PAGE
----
George Takei is a social media genius


Does the name George Takei ring a bell? Well, it shouldn’t really, unless you happened to have been a part of the Star Trek, Trekkies cult of the 60’s.  George Takei played Hikaru Sulu over the course of three seasons and six subsequent movies! After Star Trek came to an end, however, Takei slowly faded out of the spotlight. That is, until March 23, 2011, the day Takei started his Facebook page. He had already established a presence on twitter, but felt the need to create a profile in which he would be able to better interact with his fans, and also have the ability to create discussions around pictures and postings. Thus, George Takei turned to Facebook, and has since “reinvented himself as a social media celebrity.” As stated in a Mashable article on Takei’s social media take-over, “It’s not uncommon for one of Takei’s posts to receive up to 50,000 likes and 30,000 shares. Even Rihanna, the most liked person on Facebook, doesn’t hold a clear advantage over Takei when it comes to engagement.” So what is it that Takei does to be able to amass and sustain such a large following?

First, Takei knows his audience very well.  Marwick and Boyd’s article, “I Tweet Honestly,” details how important this can be for maintaining a happy crowd. Takei even says how he created his Facebook page to be able to better interact with his fans, which follows Marwick and Boyd’s take on social media sites “enabling participants to write their audience into being.” They further explain how “participants in a communicative act have an imagined audience…and exist only as it is written into the text, through stylistic and linguistic choices.” Although Takei’s fan base may have initially been composed largely of Star Trek fans, his activity on Facebook engages audiences of all sorts by means of funny photos, memes, and other positive content.  For Takei, there is no tension, as Marwick and Boyd discuss, between revealing and concealing because his profile remains true to his follower’s interests and typically consists of content they send him.


Another online article attributes Takei’s success to how he posts what he posts. Paul Caputo of Media Platypus writes that “he has grasped how and why people use Facebook, and he has used this knowledge to establish a vast online following…to get his messages to more people.” So ninety-nine percent of the time he’ll be posting a variety of humorous and political content that generates hundreds of thousands of views and likes, but what Caputo says is the real key to his success is balance, one measly percent of the time he’ll “slip in something about an upcoming appearance or a social cause that matters to him.” Because he focuses the majority of his time on Facebook weighing in on what others thought of his humorous images and reposting funny images his fans send him, fans are more respecting of the few issues he does choose to post seriously. Sandra Weber and Claudia Mitchell’s article “Imaging, Keyboarding, and Posting Identities,” supports Caputo’s claims with the theory of the ‘prosumer.’  The prosumer can be understood as being a part of an intertwined and often simultaneous process “of producing, consuming, and being consumed or shaped by digital media.” Through interacting with Facebook and the connections it affords, Takei established himself a rather significant fan base. This is in part due to the fact that he not only posts content on Facebook, but also consumes and actively responds to the activity his posts receive. Most importantly, Takei takes in his fans reception of previous posts for his future posts, and also reposts humorous content his fans send him. George Takei perfectly carries out a point that Weber and Mitchell describe as “reflexivity…a conscious looking, not only at their (Takei’s) production, but at how others are looking at their production.” Takei turned to Facebook because he wanted a more open platform to be able to interact with fans via likes, discussions, posts, and he has successfully constructed just that.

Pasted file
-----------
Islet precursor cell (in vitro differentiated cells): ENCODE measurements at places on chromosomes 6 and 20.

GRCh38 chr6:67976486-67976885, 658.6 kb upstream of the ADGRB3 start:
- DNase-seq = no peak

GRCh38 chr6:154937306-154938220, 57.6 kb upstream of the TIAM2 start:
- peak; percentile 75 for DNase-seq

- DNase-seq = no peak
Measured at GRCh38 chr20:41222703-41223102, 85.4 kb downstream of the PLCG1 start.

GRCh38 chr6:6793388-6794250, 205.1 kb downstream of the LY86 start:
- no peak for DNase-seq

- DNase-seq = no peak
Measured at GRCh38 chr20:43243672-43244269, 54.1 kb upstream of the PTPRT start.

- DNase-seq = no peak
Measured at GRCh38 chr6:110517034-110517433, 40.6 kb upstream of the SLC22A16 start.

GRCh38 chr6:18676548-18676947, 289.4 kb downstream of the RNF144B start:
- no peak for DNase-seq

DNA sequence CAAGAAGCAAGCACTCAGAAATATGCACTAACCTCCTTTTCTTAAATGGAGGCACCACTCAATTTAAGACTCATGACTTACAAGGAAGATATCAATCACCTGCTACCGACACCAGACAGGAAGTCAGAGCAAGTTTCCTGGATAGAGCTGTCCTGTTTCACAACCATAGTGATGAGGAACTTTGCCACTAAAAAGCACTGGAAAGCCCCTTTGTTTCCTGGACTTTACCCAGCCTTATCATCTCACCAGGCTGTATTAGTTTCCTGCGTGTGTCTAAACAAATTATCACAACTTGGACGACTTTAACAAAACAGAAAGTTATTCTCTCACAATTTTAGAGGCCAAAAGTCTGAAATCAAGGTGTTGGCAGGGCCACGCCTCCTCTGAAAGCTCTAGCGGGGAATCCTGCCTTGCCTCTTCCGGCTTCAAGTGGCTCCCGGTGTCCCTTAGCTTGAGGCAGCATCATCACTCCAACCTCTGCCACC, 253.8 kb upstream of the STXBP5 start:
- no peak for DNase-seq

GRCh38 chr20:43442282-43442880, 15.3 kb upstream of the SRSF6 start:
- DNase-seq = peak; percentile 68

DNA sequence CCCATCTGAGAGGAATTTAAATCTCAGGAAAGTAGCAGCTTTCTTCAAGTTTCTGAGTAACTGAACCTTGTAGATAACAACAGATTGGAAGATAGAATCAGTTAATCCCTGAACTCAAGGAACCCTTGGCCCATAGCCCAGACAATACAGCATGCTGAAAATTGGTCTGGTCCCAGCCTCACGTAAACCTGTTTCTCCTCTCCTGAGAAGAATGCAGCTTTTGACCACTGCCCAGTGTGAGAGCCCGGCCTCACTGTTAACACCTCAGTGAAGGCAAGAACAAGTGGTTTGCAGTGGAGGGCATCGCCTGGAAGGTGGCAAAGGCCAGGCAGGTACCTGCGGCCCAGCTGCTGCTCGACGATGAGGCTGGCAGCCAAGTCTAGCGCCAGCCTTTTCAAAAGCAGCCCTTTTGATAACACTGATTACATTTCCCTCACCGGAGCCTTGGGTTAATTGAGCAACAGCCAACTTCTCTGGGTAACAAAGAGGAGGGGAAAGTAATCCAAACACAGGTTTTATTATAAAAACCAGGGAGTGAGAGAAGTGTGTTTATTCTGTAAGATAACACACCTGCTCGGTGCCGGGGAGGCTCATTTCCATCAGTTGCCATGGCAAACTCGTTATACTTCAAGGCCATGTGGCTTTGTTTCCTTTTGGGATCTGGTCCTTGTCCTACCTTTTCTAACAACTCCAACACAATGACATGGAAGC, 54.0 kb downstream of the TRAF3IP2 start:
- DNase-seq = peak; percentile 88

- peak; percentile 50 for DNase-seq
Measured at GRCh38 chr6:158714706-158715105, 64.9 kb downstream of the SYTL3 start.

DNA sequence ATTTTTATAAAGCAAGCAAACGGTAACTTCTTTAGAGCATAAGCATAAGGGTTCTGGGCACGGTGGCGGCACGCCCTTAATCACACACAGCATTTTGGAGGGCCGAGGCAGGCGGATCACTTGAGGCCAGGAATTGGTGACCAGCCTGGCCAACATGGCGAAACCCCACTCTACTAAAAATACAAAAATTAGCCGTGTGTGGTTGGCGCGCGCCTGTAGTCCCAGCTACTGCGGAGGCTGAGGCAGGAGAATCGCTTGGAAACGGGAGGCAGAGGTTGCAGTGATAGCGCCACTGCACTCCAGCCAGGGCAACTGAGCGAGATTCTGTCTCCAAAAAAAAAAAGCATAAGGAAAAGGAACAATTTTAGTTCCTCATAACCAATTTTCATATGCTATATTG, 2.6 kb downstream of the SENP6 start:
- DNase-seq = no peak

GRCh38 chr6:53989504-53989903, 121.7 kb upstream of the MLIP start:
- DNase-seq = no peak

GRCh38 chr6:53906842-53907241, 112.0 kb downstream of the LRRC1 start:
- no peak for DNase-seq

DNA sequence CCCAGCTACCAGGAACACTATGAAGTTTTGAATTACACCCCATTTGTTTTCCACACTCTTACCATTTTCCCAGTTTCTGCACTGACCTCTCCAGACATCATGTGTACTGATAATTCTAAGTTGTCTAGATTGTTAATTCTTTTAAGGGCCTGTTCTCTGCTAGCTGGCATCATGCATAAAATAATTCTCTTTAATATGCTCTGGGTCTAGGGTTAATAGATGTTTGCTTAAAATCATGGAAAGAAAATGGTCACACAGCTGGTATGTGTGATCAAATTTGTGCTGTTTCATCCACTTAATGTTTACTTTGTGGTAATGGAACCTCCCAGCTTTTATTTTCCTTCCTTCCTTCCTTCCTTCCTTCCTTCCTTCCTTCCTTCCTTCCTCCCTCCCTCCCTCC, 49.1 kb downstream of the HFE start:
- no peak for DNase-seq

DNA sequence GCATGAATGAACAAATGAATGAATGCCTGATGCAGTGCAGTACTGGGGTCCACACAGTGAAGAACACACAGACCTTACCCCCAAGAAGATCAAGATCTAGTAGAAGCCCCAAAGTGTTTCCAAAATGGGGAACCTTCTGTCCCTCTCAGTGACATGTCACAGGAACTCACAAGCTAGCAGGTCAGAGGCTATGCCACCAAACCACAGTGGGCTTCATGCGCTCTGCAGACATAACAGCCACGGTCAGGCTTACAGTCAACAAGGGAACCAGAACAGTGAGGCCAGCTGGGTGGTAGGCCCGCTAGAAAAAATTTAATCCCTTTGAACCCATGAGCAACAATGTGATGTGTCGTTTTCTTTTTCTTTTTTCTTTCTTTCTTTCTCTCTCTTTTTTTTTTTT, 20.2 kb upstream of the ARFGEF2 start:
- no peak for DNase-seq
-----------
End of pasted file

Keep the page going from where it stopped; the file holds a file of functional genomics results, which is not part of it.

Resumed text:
The final point to note about George Takei’s social media presence on Facebook is that his profile, though mostly dedicated to his fans, isn’t solely about them.  Takei still takes the opportunity to “slip in something about an upcoming appearance or a social cause that matters to him.” Alice Marwick’s article “Authenticity and Power in Social Networking Services,” details the advantages of social media sites that I mentioned Takei utilizing above. She writes “users are encouraged to consume others in a concept of networking that privileges social capital over friendship or community building.” In some cases this can be taken negatively, but as applied to Takei, one may see that he is looking for a way to stay connected with fans of Star Trek and others who appreciate the silly image or posting for a good mid-day form of release. Marwick goes on to say “SNS users actively construct and perform their identities through a serious of choices that they make from the ‘bottom-up’…the users do have broad linguistic choice when considering the discursive styles they wish to use in identity performance.” It can be clearly seen from Takei’s profile that his profile was created for his fan, and is frequently posting content by his fans, but at the same time Takei uses his well-established and maintained fan base in order to help promote an upcoming appearance or a social cause that matters to him.


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